As shown in the drawings the position of RL is correct. RL mission is to limit the CL inrush current when you connect the circuit in the 230V line.
Let me know more doubts, I will be happy in provide answers
Regards
Newton


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Rick
Fri Dec 30 2011, 07:23AM
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Joined: Sun Nov 20 2011, 12:11AM
Location:
Posts: 6
Newton:

Thank you for the clarification. I'm just afraid to wire things up wrong and fry some of the components.

I'm also wondering if this circuit will work OK on 120 volts. As I understand it, your 220v is a 220v live wire and a neutral, whereas ours in the US is two 120v live wires 180* out of phase and a neutral, so I can only get a true 220v by running my 120 through a step-up transformer. We'll see!

Rick A.
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Newton Brawn
Thu Jan 12 2012, 12:56AM
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Joined: Thu Oct 21 2010, 04:06PM
Location: Toronto
Posts: 270
Hi Rick A.

Do not worry !

SINGLE PHASE SUPPLY SITUATION:
(The power outlet in your shop is 120 or 220~240V, or 125-0-125V, 220V at the lines, 50~60 Hz)
Since the arc starter is connected in the same power line of the buzzbox, the arc starter spark will be sinchronyzed with the buzzbox. Also the arc starter spark will be delayed of 25=35 degreees, provinding the proper ignition of the main arc.

As published the circuit works fine in 120V, Try it . If the spark at the gaps are less than 2.00mm you may increase the pulse energy:
1- the capacitor CD could be 0.94 uF (two 0.47 in parallel ) or one 0.94 x 2000V from a microwave oven.

2- the primary coil of T1, may have a tap at the 18th turn. for better voltage ratio.

Let me know the progress of the construction, send pics of your machine!

Regards

Newton
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D Rosey
Thu Jan 26 2012, 04:01PM
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Joined: Sun Dec 27 2009, 09:21PM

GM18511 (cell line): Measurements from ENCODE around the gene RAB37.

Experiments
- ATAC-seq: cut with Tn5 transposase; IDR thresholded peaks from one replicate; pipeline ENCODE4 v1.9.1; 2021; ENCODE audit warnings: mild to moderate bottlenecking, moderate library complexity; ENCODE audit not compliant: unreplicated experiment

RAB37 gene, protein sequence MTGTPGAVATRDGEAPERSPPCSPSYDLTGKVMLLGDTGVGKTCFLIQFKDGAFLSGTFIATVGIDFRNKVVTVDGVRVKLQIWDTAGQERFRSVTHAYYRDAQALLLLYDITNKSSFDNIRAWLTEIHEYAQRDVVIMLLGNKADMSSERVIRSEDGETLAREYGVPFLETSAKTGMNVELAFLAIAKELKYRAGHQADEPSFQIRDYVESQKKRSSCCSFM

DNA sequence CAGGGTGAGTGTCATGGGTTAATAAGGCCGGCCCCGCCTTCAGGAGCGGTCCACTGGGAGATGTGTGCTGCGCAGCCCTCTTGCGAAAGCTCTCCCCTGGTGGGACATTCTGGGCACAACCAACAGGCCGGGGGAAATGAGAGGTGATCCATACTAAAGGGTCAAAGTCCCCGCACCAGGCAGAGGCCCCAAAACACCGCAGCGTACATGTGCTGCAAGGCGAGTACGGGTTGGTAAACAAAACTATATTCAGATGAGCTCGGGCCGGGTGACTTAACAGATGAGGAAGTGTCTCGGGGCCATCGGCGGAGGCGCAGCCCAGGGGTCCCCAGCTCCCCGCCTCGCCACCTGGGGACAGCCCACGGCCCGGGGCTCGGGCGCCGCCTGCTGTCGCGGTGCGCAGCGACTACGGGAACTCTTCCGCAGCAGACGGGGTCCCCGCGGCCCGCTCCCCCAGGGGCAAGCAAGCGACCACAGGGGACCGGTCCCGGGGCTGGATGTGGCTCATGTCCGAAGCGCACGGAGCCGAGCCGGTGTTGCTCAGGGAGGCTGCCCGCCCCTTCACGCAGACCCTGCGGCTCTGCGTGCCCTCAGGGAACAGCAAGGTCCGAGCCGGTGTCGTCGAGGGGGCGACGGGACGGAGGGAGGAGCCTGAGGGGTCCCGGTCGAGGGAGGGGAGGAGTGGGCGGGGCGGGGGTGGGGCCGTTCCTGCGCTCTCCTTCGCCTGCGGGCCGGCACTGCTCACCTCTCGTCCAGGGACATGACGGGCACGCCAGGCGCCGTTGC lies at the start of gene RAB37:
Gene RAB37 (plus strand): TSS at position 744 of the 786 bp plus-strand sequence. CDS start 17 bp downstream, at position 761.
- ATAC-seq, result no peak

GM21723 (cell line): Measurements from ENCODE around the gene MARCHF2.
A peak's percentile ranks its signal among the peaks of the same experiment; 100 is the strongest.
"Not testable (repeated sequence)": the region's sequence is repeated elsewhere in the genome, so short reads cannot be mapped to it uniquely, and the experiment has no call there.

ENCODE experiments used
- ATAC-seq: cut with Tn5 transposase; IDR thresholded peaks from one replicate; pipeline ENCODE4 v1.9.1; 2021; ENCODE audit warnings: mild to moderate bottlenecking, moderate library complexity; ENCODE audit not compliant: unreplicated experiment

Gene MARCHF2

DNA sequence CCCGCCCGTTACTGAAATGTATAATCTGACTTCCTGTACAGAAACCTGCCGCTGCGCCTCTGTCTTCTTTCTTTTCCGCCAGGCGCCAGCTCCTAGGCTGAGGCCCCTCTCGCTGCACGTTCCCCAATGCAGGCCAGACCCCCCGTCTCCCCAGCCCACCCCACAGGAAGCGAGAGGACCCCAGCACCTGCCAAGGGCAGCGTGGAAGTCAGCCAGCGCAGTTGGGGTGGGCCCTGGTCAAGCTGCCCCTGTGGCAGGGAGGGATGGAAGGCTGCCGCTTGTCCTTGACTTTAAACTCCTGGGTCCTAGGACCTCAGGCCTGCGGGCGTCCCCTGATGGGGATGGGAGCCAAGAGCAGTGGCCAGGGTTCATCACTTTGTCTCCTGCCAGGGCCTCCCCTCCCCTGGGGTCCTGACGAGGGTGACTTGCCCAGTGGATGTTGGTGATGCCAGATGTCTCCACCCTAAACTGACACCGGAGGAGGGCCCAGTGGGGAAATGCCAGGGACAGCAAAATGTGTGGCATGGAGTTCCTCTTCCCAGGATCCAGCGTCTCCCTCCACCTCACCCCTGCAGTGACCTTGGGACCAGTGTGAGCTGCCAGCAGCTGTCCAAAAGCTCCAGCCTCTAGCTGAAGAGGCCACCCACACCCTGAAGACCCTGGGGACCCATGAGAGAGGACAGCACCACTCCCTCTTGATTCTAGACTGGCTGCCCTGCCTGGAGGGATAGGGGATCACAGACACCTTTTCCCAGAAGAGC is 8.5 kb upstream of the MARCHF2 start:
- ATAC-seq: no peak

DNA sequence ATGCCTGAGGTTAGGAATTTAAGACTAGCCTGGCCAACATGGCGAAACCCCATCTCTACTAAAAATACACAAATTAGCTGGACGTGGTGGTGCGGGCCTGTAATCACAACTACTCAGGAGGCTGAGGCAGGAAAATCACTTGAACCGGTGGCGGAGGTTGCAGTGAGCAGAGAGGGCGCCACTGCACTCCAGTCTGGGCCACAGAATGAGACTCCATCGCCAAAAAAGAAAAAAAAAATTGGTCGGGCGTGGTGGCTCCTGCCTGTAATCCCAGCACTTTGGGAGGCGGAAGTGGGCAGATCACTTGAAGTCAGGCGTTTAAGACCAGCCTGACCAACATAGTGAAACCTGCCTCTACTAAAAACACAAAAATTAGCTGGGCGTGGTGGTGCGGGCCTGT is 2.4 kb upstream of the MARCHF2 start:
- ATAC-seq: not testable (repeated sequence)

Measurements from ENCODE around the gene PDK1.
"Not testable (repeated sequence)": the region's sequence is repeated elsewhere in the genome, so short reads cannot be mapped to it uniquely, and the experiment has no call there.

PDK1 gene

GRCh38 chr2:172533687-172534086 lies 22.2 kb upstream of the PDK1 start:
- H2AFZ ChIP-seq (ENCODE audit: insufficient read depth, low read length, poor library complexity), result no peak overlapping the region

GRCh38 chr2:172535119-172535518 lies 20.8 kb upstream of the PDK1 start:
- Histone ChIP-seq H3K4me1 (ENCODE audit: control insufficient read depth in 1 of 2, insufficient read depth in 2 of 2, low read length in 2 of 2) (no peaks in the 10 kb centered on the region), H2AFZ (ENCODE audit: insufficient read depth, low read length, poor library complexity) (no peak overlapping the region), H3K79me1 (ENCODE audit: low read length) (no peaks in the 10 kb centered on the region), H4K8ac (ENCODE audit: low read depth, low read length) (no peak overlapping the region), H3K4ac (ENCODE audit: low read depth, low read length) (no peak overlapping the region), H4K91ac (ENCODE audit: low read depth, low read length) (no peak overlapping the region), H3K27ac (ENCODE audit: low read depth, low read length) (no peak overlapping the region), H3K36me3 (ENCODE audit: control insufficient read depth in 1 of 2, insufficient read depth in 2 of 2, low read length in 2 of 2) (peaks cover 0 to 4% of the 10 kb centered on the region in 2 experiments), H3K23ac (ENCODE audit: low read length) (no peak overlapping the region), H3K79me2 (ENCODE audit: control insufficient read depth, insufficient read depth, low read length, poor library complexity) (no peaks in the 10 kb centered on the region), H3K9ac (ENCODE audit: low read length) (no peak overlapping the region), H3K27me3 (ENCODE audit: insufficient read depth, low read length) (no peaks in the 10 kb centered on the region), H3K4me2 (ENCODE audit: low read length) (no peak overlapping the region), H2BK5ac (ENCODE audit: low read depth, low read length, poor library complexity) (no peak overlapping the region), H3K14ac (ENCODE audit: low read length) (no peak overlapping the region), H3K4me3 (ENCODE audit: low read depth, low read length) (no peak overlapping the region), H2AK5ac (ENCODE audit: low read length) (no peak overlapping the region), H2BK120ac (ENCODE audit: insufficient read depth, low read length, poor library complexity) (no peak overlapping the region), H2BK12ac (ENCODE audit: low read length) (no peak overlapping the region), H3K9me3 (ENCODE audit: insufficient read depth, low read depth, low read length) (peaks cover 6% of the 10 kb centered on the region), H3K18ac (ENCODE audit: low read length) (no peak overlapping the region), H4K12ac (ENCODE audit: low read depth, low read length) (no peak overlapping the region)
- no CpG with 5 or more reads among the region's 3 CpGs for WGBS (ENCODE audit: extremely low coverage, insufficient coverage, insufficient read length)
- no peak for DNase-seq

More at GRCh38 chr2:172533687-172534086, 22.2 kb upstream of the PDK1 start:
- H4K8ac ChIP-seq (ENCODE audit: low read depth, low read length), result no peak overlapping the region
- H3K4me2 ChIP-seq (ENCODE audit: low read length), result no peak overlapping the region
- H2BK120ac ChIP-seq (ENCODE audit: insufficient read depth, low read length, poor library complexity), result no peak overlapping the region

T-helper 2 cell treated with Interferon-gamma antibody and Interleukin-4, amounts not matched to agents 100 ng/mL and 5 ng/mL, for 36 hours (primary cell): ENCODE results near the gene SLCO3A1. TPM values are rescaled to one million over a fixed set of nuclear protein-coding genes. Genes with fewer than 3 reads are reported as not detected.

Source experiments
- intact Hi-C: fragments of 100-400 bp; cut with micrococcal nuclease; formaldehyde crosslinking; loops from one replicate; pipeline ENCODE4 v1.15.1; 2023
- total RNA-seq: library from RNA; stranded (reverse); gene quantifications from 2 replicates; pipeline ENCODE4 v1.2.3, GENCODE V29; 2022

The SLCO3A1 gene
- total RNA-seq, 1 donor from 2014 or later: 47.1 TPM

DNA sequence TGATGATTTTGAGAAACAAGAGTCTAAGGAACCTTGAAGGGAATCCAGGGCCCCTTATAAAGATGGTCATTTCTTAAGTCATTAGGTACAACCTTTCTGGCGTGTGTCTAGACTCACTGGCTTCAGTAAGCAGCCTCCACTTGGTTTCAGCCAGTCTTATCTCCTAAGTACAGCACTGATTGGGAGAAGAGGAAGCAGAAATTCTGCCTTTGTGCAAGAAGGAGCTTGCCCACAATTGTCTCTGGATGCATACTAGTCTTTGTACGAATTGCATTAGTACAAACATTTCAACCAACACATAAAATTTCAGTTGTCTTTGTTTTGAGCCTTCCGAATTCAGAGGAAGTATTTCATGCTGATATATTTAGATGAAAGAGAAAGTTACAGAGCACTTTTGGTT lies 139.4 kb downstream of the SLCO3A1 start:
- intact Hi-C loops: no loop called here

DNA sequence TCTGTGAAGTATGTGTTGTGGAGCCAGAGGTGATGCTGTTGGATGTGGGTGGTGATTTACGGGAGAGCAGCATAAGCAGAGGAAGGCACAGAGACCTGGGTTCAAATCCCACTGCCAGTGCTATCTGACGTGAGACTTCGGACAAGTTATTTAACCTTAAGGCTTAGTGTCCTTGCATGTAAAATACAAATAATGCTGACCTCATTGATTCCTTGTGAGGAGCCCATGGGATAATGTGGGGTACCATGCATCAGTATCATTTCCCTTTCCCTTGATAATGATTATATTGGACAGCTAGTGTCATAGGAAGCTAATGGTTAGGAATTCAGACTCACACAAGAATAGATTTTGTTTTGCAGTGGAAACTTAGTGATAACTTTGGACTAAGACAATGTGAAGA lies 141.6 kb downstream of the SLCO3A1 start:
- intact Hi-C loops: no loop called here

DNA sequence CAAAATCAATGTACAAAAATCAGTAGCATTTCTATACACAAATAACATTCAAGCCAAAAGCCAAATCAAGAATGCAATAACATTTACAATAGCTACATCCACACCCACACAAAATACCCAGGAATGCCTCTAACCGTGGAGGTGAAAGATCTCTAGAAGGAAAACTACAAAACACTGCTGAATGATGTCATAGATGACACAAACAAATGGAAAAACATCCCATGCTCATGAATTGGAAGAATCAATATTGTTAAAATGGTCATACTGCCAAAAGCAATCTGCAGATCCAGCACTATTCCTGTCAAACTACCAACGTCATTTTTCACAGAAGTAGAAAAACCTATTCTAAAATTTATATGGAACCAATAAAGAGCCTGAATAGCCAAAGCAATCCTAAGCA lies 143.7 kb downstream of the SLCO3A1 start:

Location: USA Utah
Posts: 29
proper ignition? why would it matter? maybe if your running under current and have to keep it starting. but other wise who cares. misfires will work right?
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Newton Brawn
Sat Jan 28 2012, 01:36AM
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Joined: Thu Oct 21 2010, 04:06PM
Location: Toronto
Posts: 270
D Rosey:

The concept of the apparatus:
1 - The buzzbox is a 50~75Vac transformer with high serial reactance in order to control the welding current. The buzzbox provides 60Hz main power to the welding arc. Under some conditions (very low welding current, operator"s hability) the welding arc stinguish, interrupting the welding process. Also, as the buzzbox supplies AC current that cross zero current at 120 times per second, the welding arc also may be interrupted 120 times per minute.

2- When the arc starter is coupled with the buzzbox, the arc starter provides 120 pulses per second superimposed upon the buzzbox supply. These pulses are enough to start the ignition of the main arc after each zero current pass. This assure the main arc stays alive producing heath for the welding.
The pulses provided by the arc starter are 10-15kV, 1-2 microseconds, VERY LOW energy 0.005J, in such way that you may touch the welding electrode without fill the electric shock.

A more detailed information you may read at US Patent # 2880376.

Any concern, let me know.

Regards

Newton

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Tony Matt
Fri Jun 29 2012, 09:29PM
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Posts: 91
Hi Newton!

Do you have measured the capacitance of the window glass HV capacitors?

Any idea about the glass dielectric constant ?

Cheers
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Newton Brawn
Sun Jul 01 2012, 09:30PM
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Joined: Thu Oct 21 2010, 04:06PM
Location: Toronto
Posts: 270
Hi Tony!

Yes, the capacitor capacitance was measured before energization and also measured some time after the capacitor be running in pulse work.

I have found no changes in the capacitance. The window glass capacitor capacitance is stable, even when working long time with pulses.

The window glass (the cheapest flat glass) that I have used in Canada and Brazil has a dielectric constant of 8.9 to 9.2.

The electrodes are made of 0.015~0.02 mm aluminun foil that my wife use in the kitchen ... I have built some caps with thicker electrode and the result was not good, some corona inside the dielectric.

The leads are aluminun foil used in construction for roof flashing, 0.2mm thicker.

Let me know any info about your glass capacitor .

Regards